Mt. Diablo school district’s incoming Superintendent Nellie Meyer is bringing 30 years of experience in education from the San Diego school district, in positions ranging from teacher to deputy superintendent.
On Friday this newspaper published an excerpt of a discussion I had with Meyer about her priorities. Here are some more details from that interview, as we dug into the move to Common Core curriculum standards that emphasize problem-solving and deeper understanding of concepts, her opinion of charter schools, and parent and community engagement.
Q What should the district’s budget priorities be under the state’s new Local Control Funding Formula?
A As we go into the Common Core, we’re going to have to work with teachers to support them as we change our teaching strategies. Moving away from some of the rote memorization to some of the of the critical thinking I’m sure is already occurring will be an emphasis, particularly in the early grades, with early literacy. There are a lot of strategies we could employ, such as smaller class sizes and an extended day. We know there are proven strategies that work. How we make them work within the system will be my challenge.
Q The district is implementing a Master Plan for English Learners. What is your experience with that student population and what direction can you provide?
A I taught (English language learners in San Diego) and have a credential. And that was certainly under my purview (as an administrator in San Diego) and will be here. I’ve trained staff and secondary teachers in strategies, including English language development strategies. It should be more hands-on. It’s a really good match with the Common Core. I’m going to be curious where we see the shift in our English language development standards to Common Core and what strategies we will need to fill in. It’s a critical part of any district, particularly Mt. Diablo, so I’ll be spending a lot of time studying that.
Q The board has discussed holding town hall style meetings in the community, but hasn’t yet done so. Would you support that?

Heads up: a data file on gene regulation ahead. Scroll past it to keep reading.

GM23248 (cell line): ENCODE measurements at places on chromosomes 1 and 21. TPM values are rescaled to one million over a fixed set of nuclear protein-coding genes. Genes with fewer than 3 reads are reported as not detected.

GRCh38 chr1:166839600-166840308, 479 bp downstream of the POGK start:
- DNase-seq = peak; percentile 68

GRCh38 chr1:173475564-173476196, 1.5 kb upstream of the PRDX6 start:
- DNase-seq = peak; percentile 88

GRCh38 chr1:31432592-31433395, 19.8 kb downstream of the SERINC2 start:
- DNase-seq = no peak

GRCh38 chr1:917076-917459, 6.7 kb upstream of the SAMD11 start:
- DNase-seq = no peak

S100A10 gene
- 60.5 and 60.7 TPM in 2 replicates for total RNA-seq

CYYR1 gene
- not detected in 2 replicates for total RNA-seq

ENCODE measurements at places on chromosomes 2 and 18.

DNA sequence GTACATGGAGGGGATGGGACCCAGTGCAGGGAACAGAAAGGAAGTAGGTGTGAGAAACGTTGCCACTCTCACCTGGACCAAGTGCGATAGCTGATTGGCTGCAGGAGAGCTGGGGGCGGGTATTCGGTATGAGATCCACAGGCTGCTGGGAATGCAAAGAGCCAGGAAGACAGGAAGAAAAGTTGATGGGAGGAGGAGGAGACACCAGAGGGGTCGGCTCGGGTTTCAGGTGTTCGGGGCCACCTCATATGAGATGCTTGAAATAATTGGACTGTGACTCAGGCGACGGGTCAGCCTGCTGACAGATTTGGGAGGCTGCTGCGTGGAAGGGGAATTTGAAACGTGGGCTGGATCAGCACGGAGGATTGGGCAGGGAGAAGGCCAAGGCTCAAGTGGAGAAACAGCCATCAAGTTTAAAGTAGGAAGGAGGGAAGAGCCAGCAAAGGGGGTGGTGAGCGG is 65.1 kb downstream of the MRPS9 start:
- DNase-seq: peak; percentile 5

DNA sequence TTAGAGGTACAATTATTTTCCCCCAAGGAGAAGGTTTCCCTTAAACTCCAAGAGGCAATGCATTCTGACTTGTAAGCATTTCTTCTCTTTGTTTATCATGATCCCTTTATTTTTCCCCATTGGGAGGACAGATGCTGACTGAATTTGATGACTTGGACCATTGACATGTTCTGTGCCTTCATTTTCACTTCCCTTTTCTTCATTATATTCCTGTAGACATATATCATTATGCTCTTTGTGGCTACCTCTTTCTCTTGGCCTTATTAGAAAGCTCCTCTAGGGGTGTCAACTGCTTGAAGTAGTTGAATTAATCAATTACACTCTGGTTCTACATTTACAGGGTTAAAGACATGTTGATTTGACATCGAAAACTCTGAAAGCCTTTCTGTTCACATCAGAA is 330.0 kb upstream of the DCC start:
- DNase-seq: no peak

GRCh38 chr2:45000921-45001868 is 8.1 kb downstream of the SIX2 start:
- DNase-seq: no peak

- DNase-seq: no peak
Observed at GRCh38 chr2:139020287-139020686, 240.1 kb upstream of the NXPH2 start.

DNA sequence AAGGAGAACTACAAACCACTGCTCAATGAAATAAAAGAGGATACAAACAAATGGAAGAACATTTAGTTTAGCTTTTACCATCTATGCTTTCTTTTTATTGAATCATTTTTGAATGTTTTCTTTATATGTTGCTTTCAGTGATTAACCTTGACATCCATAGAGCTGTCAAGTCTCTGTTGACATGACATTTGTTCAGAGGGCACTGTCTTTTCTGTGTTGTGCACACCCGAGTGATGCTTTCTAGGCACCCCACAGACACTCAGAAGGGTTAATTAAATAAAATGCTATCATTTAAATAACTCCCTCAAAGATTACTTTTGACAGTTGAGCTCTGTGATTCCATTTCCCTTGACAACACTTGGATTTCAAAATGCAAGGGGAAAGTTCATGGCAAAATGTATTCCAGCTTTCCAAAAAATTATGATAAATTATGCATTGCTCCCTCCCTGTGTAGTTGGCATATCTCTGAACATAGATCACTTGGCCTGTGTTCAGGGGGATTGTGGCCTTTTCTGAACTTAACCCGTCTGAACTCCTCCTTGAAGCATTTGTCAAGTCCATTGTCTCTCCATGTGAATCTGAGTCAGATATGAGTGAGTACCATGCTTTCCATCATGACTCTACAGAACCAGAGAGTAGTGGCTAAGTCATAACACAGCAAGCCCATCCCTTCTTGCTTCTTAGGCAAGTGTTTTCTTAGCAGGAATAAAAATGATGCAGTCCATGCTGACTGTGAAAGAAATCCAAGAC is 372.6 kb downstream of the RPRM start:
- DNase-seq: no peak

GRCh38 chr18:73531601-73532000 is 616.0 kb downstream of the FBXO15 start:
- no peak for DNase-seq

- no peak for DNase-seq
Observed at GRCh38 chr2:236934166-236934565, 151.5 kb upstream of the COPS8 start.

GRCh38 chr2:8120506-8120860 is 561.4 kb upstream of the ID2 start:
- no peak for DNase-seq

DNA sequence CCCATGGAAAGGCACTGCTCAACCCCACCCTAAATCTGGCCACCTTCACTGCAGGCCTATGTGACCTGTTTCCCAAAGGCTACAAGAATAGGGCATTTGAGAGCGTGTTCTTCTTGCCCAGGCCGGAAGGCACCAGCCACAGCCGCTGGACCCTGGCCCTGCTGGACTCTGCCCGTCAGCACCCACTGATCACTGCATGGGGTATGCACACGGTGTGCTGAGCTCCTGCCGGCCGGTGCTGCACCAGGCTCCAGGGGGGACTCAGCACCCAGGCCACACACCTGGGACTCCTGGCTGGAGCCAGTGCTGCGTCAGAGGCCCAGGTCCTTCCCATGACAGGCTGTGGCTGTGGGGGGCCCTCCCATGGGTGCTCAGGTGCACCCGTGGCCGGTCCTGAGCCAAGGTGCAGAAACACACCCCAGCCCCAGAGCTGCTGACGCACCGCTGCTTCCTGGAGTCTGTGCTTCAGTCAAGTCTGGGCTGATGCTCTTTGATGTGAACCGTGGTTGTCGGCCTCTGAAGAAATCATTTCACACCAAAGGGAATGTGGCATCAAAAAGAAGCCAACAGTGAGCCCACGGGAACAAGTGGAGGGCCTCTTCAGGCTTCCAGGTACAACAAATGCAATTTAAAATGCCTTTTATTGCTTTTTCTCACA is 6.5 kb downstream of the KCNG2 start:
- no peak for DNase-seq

A In San Diego, we had meetings at the high schools for the entire cluster (schools that feed into the high school). There were times when parents and community members would come to speak to specific concerns they had about their elementary or middle school experience. Also, they could hear information and respond. It was a ‘we come to you’ philosophy. The goal was that it would be reciprocal. We would go out and talk about changes such as making a campus a Chinese immersion school. They were interactive and they occurred on a regular basis within each of the clusters. They were open meetings, not by invitation. Sometimes the board would attend, sometimes it would not. I would like to speak to the board about this.
Q The former superintendent disbanded the districtwide Parent Advisory Council and instead held parent meetings at high schools. Can you talk about your experience involving parents in the schools, and how you plan to involve Mt. Diablo parents?
A We had a Parent Advisory Council and a District Advisory Council in San Diego. Staff would come and present information to the parent group. This was another body that reviewed budgets. They would take information back to their schools and school site councils. It was a formalized group that would advise, but their advice was strongly listened to. I think I need to look at every district committee and see how they work. I believe that parents are experts in what their students need. I’ve found the budget advisory group is a very useful tool and I’d like to know the makeup of that here and how it works.
Q There was divisiveness in the district when Clayton Valley High converted to a charter last year. What’s your opinion of charters?
A I’m not philosophically opposed to charters in any way. I supervised charters in my former capacity. We had 49 in San Diego. At one time about 10 years ago, there were several district-sponsored conversions. Many of the charters that I’ve worked with were interested in participating in our professional development and they were welcome to do so. They also had ideas they brought to our department on what they were doing. In my experience, it was very collaborative. So I’m curious to see what is working (at Clayton Valley) and I’ll have a lot of questions.
What’s your reaction to Meyer’s comments?